Clive Thompson:

A 2011 study at the University of California-Berkeley found that the United States has somewhere close to a billion parking spots. Since there are only 253 million passenger cars and light trucks in the country, that means we have roughly four times more parking spaces than vehicles. If you totaled up all the area devoted to parking, it’d be roughly 6,500 square miles, bigger than Connecticut.
 Social critics often complain that the interstate highway system deformed the United States by encouraging sprawl. But the metastasizing of parking has had equally profound effects. On an aesthetic level, it makes cities grimly ugly. Economically, it is expensive to build. A study by the Sightline Institute found that at least 15 percent of the price of rent in Seattle stemmed from developers’ cost of building parking.
 Those costs are passed on to tenants whether they own a car or not (on top of any per space fee the landlord charges)—padding rent by an average of $246 a month in Seattle and $225 nationwide.
 And worst of all may be the emissions that parking causes. Studies have found that anywhere from about 30 to 60 percent of the cars you see driving around a downtown core are just circling, looking for an open space to claim. (An IBM survey found that worldwide, urban drivers spend an average of 20 minutes per trip looking for parking.) When Donald Shoup, an urban-planning professor at the University of California-Los Angeles, examined just one small business area near his university—Westwood Village—he found that “cruising” for parking, as he dubs it, burns 47,000 gallons of gas and generates 730 tons of carbon dioxide a year. What’s more, all that asphalt traps heat and raises the temperature of cities during the summer. Environmentally, aesthetically, and economically, parking is a mess.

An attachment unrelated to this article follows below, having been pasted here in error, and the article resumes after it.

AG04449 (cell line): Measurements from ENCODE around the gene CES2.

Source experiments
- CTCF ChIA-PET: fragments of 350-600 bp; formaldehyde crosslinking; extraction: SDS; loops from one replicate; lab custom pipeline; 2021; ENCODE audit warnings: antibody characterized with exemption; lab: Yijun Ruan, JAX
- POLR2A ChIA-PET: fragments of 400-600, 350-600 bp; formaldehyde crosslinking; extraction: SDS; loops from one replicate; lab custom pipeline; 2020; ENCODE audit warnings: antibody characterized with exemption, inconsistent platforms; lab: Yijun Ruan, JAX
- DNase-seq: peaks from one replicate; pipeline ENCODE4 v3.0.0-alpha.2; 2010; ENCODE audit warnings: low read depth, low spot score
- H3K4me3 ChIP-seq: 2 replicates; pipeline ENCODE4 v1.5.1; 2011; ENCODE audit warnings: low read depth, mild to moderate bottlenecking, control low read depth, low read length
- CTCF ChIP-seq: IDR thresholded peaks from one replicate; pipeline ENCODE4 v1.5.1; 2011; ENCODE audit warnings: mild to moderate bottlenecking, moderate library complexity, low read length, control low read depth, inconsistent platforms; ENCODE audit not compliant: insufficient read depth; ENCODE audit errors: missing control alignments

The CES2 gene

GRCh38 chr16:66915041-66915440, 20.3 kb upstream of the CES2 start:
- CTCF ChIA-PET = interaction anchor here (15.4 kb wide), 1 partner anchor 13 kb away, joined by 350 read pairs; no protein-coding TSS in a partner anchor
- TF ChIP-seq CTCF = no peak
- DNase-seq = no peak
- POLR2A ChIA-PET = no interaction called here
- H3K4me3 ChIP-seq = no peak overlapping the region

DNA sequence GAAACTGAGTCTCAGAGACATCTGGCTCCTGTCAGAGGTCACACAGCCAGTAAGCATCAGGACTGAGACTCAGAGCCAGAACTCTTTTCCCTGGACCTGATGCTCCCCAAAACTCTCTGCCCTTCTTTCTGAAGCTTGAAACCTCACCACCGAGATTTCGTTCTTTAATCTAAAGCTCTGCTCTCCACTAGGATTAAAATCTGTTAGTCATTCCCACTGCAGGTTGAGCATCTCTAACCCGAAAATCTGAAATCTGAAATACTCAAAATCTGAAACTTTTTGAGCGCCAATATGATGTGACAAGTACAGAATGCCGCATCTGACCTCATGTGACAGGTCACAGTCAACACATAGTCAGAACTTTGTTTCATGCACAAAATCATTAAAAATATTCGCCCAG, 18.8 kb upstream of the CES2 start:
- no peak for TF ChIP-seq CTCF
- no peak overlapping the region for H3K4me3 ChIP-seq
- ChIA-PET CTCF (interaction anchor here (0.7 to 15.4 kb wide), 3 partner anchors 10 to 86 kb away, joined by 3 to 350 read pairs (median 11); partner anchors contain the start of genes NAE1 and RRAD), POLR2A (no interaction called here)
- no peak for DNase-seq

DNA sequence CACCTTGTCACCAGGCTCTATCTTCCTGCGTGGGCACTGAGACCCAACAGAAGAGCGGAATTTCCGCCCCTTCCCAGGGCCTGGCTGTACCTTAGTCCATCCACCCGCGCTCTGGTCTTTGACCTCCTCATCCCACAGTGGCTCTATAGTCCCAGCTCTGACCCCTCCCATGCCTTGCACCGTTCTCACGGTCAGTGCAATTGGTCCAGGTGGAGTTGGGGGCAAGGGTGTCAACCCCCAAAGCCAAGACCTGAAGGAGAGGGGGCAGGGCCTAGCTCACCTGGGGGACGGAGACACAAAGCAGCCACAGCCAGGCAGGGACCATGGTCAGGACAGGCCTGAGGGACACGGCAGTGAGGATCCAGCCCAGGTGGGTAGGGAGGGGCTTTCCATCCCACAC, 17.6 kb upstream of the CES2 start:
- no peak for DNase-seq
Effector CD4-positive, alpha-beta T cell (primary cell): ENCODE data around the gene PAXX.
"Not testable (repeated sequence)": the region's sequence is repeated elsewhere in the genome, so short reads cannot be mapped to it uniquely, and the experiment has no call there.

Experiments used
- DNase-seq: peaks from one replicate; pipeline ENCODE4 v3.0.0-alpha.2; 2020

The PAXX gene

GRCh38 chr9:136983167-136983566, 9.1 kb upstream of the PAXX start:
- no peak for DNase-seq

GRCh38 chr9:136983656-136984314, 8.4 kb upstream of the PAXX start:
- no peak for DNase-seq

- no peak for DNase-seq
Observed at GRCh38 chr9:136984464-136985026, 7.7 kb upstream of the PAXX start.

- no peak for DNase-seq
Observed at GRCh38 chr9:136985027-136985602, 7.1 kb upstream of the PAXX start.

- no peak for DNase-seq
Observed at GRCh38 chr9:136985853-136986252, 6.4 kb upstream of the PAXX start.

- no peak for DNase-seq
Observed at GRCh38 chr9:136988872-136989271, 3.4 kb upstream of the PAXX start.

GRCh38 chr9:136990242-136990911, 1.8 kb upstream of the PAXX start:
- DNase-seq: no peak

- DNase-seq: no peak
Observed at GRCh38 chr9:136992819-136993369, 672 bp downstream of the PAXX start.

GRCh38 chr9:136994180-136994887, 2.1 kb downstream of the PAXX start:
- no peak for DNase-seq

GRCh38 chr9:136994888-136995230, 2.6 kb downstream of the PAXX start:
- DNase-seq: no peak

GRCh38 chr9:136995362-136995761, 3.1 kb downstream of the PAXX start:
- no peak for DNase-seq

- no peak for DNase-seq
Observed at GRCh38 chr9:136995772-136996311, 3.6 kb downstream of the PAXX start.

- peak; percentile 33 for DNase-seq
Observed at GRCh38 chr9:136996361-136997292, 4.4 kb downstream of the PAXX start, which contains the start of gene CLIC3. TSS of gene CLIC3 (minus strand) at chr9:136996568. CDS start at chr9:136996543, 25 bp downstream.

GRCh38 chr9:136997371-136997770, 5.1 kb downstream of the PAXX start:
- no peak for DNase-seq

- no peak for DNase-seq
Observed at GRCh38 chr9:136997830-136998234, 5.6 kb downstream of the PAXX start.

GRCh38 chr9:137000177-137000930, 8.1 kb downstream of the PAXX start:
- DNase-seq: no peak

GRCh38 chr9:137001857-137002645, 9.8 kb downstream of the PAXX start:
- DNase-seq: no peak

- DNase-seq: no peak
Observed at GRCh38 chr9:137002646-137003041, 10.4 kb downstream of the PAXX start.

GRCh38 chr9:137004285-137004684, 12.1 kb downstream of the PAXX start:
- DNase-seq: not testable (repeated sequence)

If you totaled up all the land devoted to parking, it’d be roughly 6,500 square miles, bigger than Connecticut.
 But for the first time in history, urban experts are excited about parking—because they can see the end in sight.
 We are, they say, on the cusp of a new era, when cities can begin dramatically reducing the amount of parking spaces they offer. This shift is being driven by a one-two punch of social and technological change. On the social side, people are increasingly opting to live in urban centers, where they don’t need—or want—to own a car. They’re ride-sharing or using public transit instead.
 And technologically, we’re seeing the rapid emergence of self-driving cars. Google’s models have traveled more than a million miles with almost no accidents, and experts expect that fully autonomous vehicles will hit the consumer market as early as a decade from now. Indeed, car technology is advancing so rapidly that it’s causing legitimate economic concerns. Already, companies like Uber and Lyft are under fire for treating drivers as independent contractors, with far fewer rights and benefits than employees (see “Road Warrior”). And that disruption is nothing compared with what will happen once cars can drive themselves; millions of taxi, delivery, and long-haul trucking jobs that traditionally have gone to new immigrants and low-education workers could vanish in a few years. Labor activists and economists are understandably alarmed at the prospect.
 But at the level of urban design and the environment, self-driving cars could produce huge benefits. After all, if cars can drive themselves, fleets of them could scurry around picking people up and dropping them off, working with sleek, robotic efficiency. With perfect computerized knowledge of where potential riders were, they could pick up several people heading the same way, optimizing ride-sharing on the fly. One study suggests a single self-driving car could replace up to 12 regular vehicles. Indeed, many urbanists predict that fleets of robocars could become so reliable that many, many people would choose not to own automobiles, causing the amount of parking needed to drop through the floor.